There are many opinions about orthodox kiruv practices. And many of these opinions may be viewed as negative. However, when you have people within the orthodox community who find that these practices are problematic, I have to wonder why Big (and little) Kiruv isn't taking a closer look in the mirror. Where is their faith? Commenter Gevaldigger makes a great point and maybe those involved in deceptive kiruv need to listen harder: "If you’re worried that the Jewish nation will disappear, you lack emunas Hashem [faith in God.] Clear and Simple, God made a promise. Our nation will not disappear."

All quotes, including comments are from:
Fried, Heshy. "Top 10 Kiruv Indoctrination Practices." Frum Satire. 6/28/2010.

4 comments:

  1. The majority of frum people don't have a problem with kiruv's aims. Sure, there are a few exceptions, and apparently a few FFBs resent that kiruv is taking resources from the community (without realizing that BTs are pumping a lot more money in). Naturally, there will be one or two dissenters. But frum people by and large believe all Jews should be frum, so most don't have a problem with kiruv. I don't think the purpose is to stop the Jewish people from disappearing; most frum Jews take it for granted that God wouldn't let that happen. If anything, any objections to kiruv from within the frum world is that the exclusive club is getting watered down.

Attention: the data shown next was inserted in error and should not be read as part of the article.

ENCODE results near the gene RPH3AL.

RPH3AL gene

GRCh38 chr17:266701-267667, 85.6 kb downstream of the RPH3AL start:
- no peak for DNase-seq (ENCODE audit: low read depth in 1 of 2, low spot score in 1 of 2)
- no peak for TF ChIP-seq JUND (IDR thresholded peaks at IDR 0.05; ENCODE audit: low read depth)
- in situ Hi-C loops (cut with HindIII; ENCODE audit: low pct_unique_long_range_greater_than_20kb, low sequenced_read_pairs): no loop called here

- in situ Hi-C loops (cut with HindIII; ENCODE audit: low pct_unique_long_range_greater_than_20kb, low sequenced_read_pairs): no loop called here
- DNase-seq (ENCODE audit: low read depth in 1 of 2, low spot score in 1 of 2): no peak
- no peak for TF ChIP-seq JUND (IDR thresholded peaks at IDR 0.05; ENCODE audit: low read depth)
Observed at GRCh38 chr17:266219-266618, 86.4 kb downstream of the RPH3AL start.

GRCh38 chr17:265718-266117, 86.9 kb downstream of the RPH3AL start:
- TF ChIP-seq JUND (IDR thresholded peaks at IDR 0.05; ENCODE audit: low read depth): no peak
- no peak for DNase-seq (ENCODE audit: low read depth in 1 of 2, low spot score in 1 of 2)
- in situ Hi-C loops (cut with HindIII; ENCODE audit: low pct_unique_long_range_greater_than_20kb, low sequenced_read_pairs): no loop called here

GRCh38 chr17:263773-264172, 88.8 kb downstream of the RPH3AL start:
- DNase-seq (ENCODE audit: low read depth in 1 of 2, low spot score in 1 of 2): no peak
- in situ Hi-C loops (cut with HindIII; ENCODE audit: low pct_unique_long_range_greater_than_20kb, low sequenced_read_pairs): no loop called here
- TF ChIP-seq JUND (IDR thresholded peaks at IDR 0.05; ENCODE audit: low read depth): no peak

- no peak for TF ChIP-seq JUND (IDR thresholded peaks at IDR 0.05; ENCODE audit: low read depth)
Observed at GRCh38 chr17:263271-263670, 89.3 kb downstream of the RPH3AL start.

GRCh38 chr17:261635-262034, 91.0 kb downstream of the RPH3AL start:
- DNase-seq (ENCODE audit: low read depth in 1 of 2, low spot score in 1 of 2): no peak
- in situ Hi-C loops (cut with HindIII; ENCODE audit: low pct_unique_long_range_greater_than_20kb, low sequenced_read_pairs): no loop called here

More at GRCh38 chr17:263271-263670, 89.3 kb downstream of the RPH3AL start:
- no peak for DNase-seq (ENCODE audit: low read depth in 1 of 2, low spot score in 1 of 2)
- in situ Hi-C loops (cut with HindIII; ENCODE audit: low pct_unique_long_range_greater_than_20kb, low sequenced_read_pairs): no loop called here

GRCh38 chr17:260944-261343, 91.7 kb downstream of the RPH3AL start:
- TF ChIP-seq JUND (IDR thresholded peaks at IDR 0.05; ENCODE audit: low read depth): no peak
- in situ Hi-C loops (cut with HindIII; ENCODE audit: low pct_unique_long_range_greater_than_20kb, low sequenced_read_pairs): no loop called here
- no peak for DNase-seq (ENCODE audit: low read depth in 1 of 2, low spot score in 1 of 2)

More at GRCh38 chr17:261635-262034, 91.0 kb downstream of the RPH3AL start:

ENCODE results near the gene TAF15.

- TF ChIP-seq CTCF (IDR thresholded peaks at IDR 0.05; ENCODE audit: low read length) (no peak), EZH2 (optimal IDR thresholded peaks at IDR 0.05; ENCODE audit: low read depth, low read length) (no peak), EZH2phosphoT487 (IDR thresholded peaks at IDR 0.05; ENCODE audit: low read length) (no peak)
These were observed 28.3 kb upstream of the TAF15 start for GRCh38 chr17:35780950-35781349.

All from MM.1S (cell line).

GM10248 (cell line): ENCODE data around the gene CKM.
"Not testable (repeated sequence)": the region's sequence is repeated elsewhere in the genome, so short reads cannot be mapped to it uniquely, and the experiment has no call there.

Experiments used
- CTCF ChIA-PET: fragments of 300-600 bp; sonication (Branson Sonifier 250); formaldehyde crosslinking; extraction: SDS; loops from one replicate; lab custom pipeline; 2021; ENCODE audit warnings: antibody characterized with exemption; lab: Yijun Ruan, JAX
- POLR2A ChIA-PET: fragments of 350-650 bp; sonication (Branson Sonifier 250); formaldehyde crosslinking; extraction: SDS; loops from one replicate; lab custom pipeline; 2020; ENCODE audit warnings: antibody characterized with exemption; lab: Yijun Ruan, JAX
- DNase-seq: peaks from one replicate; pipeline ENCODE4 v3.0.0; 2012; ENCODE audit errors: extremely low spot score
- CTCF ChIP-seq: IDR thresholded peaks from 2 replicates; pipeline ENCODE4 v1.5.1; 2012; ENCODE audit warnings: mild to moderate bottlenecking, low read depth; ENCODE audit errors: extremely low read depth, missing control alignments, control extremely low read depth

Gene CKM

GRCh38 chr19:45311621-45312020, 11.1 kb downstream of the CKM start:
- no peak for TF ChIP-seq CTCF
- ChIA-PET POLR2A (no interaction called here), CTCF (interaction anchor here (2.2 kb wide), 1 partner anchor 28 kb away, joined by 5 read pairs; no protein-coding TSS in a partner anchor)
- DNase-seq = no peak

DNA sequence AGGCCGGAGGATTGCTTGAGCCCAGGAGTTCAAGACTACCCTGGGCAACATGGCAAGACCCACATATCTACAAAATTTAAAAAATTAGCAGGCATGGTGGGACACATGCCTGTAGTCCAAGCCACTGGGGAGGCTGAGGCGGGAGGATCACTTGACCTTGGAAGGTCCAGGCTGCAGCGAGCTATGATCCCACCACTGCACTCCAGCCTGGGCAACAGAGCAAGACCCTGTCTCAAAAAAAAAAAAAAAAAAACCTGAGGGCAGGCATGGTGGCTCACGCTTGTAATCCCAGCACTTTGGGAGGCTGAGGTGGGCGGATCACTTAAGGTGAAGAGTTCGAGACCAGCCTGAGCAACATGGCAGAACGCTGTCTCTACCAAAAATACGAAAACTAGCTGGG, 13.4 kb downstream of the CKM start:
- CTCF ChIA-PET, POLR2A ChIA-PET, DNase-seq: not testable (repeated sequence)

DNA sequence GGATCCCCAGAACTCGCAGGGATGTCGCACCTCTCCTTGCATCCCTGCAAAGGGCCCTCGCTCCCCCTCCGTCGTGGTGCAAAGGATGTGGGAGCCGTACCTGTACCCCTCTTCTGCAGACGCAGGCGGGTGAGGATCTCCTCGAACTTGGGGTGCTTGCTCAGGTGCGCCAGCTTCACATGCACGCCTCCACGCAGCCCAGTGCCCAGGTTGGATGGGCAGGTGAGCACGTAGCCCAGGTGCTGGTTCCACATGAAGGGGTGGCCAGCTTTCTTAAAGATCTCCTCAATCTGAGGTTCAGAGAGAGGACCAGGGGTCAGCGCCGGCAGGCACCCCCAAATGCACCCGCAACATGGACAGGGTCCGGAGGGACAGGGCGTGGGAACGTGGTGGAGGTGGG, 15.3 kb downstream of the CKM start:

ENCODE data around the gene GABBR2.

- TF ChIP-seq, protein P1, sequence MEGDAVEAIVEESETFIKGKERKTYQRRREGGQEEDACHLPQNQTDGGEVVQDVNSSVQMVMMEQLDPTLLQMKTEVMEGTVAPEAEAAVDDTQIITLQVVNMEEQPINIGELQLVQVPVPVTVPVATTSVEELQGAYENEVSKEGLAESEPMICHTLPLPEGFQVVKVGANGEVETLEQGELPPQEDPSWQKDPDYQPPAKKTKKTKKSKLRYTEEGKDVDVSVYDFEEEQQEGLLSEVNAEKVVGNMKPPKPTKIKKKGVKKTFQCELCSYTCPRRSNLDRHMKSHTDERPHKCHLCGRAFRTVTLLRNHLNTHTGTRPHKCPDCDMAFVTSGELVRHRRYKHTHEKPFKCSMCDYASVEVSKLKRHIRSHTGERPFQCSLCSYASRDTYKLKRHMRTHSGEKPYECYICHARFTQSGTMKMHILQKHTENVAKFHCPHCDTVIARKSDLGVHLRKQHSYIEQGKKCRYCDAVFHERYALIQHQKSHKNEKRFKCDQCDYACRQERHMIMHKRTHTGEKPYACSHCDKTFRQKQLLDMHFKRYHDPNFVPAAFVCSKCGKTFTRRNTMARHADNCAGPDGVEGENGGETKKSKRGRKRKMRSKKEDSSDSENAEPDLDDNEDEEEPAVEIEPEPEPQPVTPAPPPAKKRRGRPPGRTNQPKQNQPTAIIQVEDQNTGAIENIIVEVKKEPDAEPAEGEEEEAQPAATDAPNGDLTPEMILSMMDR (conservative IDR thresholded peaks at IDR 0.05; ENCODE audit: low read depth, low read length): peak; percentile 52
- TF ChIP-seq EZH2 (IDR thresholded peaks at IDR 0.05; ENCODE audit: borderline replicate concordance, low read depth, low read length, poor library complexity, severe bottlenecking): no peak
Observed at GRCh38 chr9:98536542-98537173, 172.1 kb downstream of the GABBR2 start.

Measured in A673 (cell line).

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    1. While I would agree that the majority of frum people probably don't have a problem with the aims of kiruv, I find it fascinating to find on blogs (not just Frum Satire, but on Beyond BT, and others,) that more and more people who are currently frum are willing to speak up about practices that they find to be less than kosher, even if they're still happily orthodox today.

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    2. Yes, that is the beauty of the internet.

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  2. I like this part of Gevaldigger's comment even more because it points out the deception inherent in kiruv:
    "So it’s really time for these college campus movements to stop selling OUR Judaism short. No more motorcycle riders, no more ex-priests. How about for once they bring in a few greasy shucklers from Philly or Mir"